START HERE: SIMPLE TEMPLATE
Use this easy template for your first Space Bucket.
Once you have prepared your main container, cut holes on the sides to hold the PC Fans(8×8 are preferred). Two fans per bucket is a standard recommendation. Use the lower fan as intake, and keep the exhaust close to the lights (heat from the bulbs needs to be extracted).If you have only one fan, use it an active exhaust and keep the intake passive. Once the fans are in place, connect the 12v power supply to them. Make sure the power supply has the right amperage (a standard 2A can run two fans safely).
Then, glue a power strip to one side of the main bucket. Here you will connect the plug from the lights (and timer) and the12v power supply for the fans, among other things you’ll find along the way.
The classic Space Bucket design is composed of two parts: a main container for the plant, and a light-top with CFL bulbs (both with ventilation). These grow buckets can be made in a weekend if the gardener has a hands-on attitude: with a SB you’ll be able to grow any kind of plant indoors. See the pictorial for extra step by step instructions. Knowledge of the dangers of electricity is essential, it is imperative to follow SAGs electrical safety guidelines throughout your build process.
The shopping list below serves as a starting point for one basic CFL Space Bucket. You can find a more diverse selection of trusted bucket parts at the Materials section.
- Four 5gal (20l) buckets, and one lid.
- Four 23w CFL bulbs, with this easy adapter.
- Two PC Fans and a 12v 2A power supply.
- A power strip, and a 24h timer.
Pick your best looking bucket and make some holes in the bottom with a hot piece of metal (a screwdriver will work). You can also use a rotary tool (like a Dremel), which allows faster builds. The holes will enable water drainage once the plant is inside. You can choose put reflective material on the walls. This will optimize the lumen output once the light-top is stacked. Mylar film sticks neatly with any kind of glue (and a little patience). If you have white buckets, this covering is optional, the walls will be already reflective.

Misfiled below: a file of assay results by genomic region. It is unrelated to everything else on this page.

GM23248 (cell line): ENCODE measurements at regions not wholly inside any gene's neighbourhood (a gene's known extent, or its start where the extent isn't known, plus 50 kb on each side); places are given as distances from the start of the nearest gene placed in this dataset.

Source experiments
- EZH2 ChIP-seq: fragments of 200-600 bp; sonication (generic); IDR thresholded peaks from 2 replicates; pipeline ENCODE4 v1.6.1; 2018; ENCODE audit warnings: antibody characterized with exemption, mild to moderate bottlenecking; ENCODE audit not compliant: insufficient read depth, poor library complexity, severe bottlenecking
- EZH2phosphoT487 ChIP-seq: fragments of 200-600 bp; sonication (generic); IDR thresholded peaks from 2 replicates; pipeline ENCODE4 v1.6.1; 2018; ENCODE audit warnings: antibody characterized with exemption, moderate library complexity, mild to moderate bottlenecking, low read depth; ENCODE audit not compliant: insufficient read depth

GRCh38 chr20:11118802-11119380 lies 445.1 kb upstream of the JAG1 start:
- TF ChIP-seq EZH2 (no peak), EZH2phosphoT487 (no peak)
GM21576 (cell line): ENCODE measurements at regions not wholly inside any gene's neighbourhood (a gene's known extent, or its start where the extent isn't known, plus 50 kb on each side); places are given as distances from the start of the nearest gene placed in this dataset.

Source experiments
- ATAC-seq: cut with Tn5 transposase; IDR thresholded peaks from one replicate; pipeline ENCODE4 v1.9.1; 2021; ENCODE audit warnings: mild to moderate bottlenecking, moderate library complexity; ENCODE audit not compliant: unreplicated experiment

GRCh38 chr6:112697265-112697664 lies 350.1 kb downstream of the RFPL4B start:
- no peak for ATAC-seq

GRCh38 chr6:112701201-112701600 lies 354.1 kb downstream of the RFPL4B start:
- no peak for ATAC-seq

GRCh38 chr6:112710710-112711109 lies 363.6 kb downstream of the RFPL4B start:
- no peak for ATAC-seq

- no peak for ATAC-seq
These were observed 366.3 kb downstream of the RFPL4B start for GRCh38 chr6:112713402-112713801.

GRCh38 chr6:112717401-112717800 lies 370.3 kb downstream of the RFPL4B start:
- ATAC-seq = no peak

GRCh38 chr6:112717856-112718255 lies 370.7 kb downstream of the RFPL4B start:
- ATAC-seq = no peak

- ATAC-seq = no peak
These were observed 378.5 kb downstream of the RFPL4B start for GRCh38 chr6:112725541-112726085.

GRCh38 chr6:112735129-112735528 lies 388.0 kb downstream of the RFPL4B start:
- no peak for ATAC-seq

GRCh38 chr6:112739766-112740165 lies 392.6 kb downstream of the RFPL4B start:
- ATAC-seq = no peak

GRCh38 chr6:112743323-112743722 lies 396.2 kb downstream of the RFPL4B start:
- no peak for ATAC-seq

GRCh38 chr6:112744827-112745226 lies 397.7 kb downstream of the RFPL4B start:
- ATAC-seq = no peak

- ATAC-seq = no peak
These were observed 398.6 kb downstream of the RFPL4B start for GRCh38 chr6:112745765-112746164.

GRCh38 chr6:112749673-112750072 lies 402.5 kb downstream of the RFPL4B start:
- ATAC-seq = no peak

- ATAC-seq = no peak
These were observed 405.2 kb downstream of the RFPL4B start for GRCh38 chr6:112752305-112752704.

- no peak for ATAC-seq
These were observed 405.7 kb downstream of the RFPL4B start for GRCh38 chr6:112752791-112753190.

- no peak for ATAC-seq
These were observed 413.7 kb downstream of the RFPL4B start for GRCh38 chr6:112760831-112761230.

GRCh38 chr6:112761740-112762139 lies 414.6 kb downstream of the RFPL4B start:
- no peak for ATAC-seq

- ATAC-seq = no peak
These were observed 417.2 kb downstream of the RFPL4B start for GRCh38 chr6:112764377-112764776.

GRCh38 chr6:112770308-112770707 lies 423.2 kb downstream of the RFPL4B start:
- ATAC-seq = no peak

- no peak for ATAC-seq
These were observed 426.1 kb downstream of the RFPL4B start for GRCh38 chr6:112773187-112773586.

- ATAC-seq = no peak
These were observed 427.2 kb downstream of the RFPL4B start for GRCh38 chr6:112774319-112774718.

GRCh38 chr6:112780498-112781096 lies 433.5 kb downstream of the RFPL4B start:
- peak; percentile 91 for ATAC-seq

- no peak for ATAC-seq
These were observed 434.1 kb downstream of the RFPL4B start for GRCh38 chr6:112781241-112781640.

Cover the outside walls of your main bucket with layers of black masking tape, this will make the Space Bucket lightproof and let you control light leaks.You’re looking for lumen tightness. Finally, get your extra buckets and cut the top off of them: the resulting bucket-tops (or spacers) can be stacked to the main bucket to alter the height of the setup.
It is time to build the light-top. We recommend at least 100 true Watts of CFL, that means 4 or 5 bulbs that can be arranged in many configurations. Mixing spectrums is encouraged with warm white and cool white lights.
Start by picking the best bucket-top and lid you have available. This process can be simplified using this easy 4 way adapter. If you only have sockets available, make holes on the walls of the bucket-top to fit E27 bulb sockets, and wire them in parallel. Always solder and tape your wires! Twisting the leads is not safe enough (wire nuts can be used too). Once the wiring is finished, glue a container on the lid to hide the installation.
Make room for a 8×8 PC fan on the side of the light-top: this will ensure that the heat emmited by the bulbs is extracted outside the plants environment. You can choose more effective fans for this task (inlines are recommended), combining the extraction system with a carbon filter.
Connect the light-top timer and 12v supplies to the power strip, and then the strip to the wall. And that is it, you’re done! You now have one fully functional Space Bucket garden. Plant your species in the main bucket (directly or with a pot), turn on the light-top and timer and watch life thrive and grow in the inside of your home.